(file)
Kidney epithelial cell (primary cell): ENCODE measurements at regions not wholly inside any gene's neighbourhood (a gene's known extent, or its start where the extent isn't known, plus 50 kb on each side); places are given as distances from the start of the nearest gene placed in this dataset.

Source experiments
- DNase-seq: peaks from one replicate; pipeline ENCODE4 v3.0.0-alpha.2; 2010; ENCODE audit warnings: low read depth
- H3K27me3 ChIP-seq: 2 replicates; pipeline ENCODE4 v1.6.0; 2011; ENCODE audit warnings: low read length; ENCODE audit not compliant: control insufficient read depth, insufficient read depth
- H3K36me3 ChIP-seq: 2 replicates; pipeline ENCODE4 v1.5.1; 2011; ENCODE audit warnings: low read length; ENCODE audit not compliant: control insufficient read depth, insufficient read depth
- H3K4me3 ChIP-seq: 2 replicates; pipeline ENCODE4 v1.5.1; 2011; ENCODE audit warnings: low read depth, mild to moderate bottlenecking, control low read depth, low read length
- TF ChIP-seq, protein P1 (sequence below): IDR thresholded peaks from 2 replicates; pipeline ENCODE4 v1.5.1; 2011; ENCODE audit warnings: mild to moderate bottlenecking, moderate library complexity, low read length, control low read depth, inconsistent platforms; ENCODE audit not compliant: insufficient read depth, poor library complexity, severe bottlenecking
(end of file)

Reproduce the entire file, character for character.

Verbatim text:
Kidney epithelial cell (primary cell): ENCODE measurements at regions not wholly inside any gene's neighbourhood (a gene's known extent, or its start where the extent isn't known, plus 50 kb on each side); places are given as distances from the start of the nearest gene placed in this dataset.

Source experiments
- DNase-seq: peaks from one replicate; pipeline ENCODE4 v3.0.0-alpha.2; 2010; ENCODE audit warnings: low read depth
- H3K27me3 ChIP-seq: 2 replicates; pipeline ENCODE4 v1.6.0; 2011; ENCODE audit warnings: low read length; ENCODE audit not compliant: control insufficient read depth, insufficient read depth
- H3K36me3 ChIP-seq: 2 replicates; pipeline ENCODE4 v1.5.1; 2011; ENCODE audit warnings: low read length; ENCODE audit not compliant: control insufficient read depth, insufficient read depth
- H3K4me3 ChIP-seq: 2 replicates; pipeline ENCODE4 v1.5.1; 2011; ENCODE audit warnings: low read depth, mild to moderate bottlenecking, control low read depth, low read length
- TF ChIP-seq, protein P1 (sequence below): IDR thresholded peaks from 2 replicates; pipeline ENCODE4 v1.5.1; 2011; ENCODE audit warnings: mild to moderate bottlenecking, moderate library complexity, low read length, control low read depth, inconsistent platforms; ENCODE audit not compliant: insufficient read depth, poor library complexity, severe bottlenecking